Nicole Kidman is Angie, who teaches Emma how to have “Zazz.” The word that Angie has coined means “style plus confidence.” On record, Kidman delivers it with both attributes in high gear.

As Trent, Andrew Rannells sings “Love Thy Neighbor,” a rave-up in which he asks Edgewater’s teens why they obey so many of the Bible’s teachings while they casually ignore the others they don’t like. The role is antithetical to the one that made Rannells a star in THE BOOK OF MORMON.

And the third First Lady that is referenced in THE PROM? No less than Michelle Obama whom Streep mentions in “Wear Your Crown,” the new song that’s played over the end credits. Sklar and Beguelin teamed with frequent Murphy collaborators Adam Anders and Peer Astrom to write it. Ms. Obama shows up in the section of the song where Streep raps. (INTO THE WOODS must have been good practice.)

What’s wonderful about THE PROM is that the foursome that arrives in Edgewater carry even more condescension than luggage. In time, however, they genuinely come to care for Emma and her plight as well as for many townspeople they meet.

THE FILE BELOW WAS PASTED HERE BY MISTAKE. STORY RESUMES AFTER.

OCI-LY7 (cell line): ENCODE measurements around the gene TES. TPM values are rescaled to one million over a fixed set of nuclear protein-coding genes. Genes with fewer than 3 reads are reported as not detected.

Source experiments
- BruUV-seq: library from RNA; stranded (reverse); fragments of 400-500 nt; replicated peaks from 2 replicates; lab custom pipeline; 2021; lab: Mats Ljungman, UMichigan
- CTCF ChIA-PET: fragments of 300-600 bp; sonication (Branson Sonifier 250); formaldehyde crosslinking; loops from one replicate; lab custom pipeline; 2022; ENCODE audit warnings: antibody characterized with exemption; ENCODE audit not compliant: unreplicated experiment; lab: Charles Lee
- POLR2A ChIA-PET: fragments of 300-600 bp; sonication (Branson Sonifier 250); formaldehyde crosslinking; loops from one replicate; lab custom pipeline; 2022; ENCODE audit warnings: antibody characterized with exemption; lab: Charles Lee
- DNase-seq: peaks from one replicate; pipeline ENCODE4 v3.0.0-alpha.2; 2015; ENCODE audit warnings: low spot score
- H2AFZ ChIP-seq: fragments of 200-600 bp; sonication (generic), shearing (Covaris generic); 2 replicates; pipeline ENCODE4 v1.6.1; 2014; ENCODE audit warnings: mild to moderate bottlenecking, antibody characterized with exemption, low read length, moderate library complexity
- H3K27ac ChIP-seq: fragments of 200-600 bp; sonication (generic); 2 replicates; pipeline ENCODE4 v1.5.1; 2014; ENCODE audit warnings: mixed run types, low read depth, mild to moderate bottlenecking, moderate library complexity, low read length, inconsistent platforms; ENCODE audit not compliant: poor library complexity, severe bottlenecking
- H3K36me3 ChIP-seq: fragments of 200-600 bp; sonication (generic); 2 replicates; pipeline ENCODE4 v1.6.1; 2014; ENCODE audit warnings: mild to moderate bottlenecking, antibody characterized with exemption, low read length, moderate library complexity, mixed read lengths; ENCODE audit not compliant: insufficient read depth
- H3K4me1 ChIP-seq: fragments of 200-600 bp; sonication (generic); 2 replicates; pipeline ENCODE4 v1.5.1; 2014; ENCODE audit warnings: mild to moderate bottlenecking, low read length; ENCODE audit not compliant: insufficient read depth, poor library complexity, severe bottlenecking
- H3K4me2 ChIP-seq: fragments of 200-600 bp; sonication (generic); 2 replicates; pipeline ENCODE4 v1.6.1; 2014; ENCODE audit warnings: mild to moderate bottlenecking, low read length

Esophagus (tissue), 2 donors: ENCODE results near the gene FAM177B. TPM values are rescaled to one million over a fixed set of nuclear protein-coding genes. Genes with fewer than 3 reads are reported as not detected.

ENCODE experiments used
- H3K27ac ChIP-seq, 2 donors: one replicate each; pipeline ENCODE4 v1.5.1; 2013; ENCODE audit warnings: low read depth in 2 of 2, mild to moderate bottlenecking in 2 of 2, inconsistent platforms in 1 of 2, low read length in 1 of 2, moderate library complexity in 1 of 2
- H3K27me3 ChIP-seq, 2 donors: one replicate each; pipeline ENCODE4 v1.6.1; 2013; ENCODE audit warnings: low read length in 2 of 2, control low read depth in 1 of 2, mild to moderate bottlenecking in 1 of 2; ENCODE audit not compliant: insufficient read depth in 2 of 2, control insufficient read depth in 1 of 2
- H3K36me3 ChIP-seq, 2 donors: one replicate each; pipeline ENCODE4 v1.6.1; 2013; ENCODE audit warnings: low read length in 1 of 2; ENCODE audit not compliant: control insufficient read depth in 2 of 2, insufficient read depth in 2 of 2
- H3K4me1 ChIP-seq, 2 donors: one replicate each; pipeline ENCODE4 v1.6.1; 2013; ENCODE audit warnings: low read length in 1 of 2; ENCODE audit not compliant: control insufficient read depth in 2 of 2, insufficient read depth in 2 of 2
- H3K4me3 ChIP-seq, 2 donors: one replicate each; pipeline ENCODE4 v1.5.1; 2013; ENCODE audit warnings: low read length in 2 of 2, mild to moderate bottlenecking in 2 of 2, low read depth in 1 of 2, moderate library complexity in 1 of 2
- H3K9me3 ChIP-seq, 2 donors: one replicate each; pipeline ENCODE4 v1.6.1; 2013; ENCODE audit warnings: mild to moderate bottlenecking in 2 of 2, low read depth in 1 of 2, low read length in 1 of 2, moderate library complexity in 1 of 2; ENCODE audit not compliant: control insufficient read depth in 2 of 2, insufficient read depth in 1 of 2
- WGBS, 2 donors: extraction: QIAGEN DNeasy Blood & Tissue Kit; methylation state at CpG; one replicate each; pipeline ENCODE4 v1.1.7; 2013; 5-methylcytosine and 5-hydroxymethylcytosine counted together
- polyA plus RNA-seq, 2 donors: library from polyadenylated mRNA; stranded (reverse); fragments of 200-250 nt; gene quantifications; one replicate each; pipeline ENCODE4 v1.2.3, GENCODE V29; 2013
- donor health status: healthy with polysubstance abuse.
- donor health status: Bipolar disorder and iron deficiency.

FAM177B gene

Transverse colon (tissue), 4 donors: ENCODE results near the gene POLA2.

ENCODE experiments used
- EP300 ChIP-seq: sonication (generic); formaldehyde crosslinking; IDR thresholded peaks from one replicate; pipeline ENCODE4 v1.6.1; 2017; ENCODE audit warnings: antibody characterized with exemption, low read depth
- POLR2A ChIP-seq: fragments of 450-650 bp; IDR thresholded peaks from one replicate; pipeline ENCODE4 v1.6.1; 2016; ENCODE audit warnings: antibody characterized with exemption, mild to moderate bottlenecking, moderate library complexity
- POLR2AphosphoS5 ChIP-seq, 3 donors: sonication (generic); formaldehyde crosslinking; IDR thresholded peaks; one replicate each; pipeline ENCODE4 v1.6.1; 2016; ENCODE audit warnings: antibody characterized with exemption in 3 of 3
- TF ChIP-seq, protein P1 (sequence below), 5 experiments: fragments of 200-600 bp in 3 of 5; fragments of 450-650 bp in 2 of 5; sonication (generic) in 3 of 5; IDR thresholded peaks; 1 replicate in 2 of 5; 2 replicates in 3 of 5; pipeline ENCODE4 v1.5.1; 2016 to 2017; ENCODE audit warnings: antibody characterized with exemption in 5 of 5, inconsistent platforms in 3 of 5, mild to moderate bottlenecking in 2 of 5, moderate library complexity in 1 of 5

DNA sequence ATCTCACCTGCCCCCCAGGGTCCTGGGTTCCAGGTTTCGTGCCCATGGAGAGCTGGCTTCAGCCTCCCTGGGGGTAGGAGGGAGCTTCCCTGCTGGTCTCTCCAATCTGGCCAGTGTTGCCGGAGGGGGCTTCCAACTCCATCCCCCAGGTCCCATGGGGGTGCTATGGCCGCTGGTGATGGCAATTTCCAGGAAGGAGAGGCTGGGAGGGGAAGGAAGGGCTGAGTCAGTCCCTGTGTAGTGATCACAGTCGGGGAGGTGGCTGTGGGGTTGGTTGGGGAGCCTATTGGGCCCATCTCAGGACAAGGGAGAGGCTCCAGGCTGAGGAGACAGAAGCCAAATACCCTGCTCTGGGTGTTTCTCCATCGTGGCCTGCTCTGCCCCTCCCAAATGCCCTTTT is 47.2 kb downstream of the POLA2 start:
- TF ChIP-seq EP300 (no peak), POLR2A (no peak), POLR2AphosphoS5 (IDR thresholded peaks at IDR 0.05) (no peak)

Another asset occurs when Barry, in his big eleven o’clock number, mentions “And though it’s been years, I might call my mom.” Considering that nearly a quarter of a million theatergoers saw THE PROM on Broadway, perhaps some of them were moved enough by that lyric to actually phone their parents who had long ago disowned them over sexual identity issues. Maybe some of them found that mom and dad were grateful for the call.

In that spirit, the four songwriters added a song for Corden – “Simply Love” – which reiterates the point. No wonder with messages such as these, THE PROM got to be a Broadway musical and a film as well.

Peter Filichia can be heard most weeks of the year on He’ll be contributing to the new magazine Encore Monthly starting in January.